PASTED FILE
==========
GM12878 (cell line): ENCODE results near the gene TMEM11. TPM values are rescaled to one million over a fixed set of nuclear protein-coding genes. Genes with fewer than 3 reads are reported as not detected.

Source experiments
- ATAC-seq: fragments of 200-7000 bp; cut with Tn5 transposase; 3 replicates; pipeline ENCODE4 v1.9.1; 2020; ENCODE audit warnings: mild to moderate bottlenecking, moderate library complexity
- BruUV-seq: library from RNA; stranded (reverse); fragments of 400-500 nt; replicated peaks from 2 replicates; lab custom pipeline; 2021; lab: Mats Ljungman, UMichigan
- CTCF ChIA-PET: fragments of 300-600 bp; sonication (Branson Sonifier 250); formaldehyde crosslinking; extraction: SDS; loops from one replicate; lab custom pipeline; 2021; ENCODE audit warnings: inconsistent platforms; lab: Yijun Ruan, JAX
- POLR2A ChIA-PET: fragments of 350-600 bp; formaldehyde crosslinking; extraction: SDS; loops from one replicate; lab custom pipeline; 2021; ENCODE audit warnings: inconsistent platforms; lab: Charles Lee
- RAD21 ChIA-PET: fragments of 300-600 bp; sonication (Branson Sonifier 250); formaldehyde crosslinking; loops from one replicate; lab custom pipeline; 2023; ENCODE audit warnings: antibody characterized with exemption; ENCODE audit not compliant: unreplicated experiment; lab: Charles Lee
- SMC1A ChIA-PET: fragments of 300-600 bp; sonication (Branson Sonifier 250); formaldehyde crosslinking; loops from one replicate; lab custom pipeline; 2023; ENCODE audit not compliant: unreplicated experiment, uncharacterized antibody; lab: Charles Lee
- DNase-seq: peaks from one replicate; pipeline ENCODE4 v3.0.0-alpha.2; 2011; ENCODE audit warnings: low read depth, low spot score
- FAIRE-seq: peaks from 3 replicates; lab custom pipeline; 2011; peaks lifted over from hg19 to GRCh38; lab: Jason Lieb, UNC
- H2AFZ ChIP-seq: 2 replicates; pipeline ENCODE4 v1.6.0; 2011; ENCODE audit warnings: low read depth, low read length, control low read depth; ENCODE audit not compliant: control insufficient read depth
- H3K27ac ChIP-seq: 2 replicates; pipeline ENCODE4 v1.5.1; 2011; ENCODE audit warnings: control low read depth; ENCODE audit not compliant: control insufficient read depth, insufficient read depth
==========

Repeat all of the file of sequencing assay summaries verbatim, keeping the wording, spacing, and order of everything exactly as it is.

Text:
GM12878 (cell line): ENCODE results near the gene TMEM11. TPM values are rescaled to one million over a fixed set of nuclear protein-coding genes. Genes with fewer than 3 reads are reported as not detected.

Source experiments
- ATAC-seq: fragments of 200-7000 bp; cut with Tn5 transposase; 3 replicates; pipeline ENCODE4 v1.9.1; 2020; ENCODE audit warnings: mild to moderate bottlenecking, moderate library complexity
- BruUV-seq: library from RNA; stranded (reverse); fragments of 400-500 nt; replicated peaks from 2 replicates; lab custom pipeline; 2021; lab: Mats Ljungman, UMichigan
- CTCF ChIA-PET: fragments of 300-600 bp; sonication (Branson Sonifier 250); formaldehyde crosslinking; extraction: SDS; loops from one replicate; lab custom pipeline; 2021; ENCODE audit warnings: inconsistent platforms; lab: Yijun Ruan, JAX
- POLR2A ChIA-PET: fragments of 350-600 bp; formaldehyde crosslinking; extraction: SDS; loops from one replicate; lab custom pipeline; 2021; ENCODE audit warnings: inconsistent platforms; lab: Charles Lee
- RAD21 ChIA-PET: fragments of 300-600 bp; sonication (Branson Sonifier 250); formaldehyde crosslinking; loops from one replicate; lab custom pipeline; 2023; ENCODE audit warnings: antibody characterized with exemption; ENCODE audit not compliant: unreplicated experiment; lab: Charles Lee
- SMC1A ChIA-PET: fragments of 300-600 bp; sonication (Branson Sonifier 250); formaldehyde crosslinking; loops from one replicate; lab custom pipeline; 2023; ENCODE audit not compliant: unreplicated experiment, uncharacterized antibody; lab: Charles Lee
- DNase-seq: peaks from one replicate; pipeline ENCODE4 v3.0.0-alpha.2; 2011; ENCODE audit warnings: low read depth, low spot score
- FAIRE-seq: peaks from 3 replicates; lab custom pipeline; 2011; peaks lifted over from hg19 to GRCh38; lab: Jason Lieb, UNC
- H2AFZ ChIP-seq: 2 replicates; pipeline ENCODE4 v1.6.0; 2011; ENCODE audit warnings: low read depth, low read length, control low read depth; ENCODE audit not compliant: control insufficient read depth
- H3K27ac ChIP-seq: 2 replicates; pipeline ENCODE4 v1.5.1; 2011; ENCODE audit warnings: control low read depth; ENCODE audit not compliant: control insufficient read depth, insufficient read depth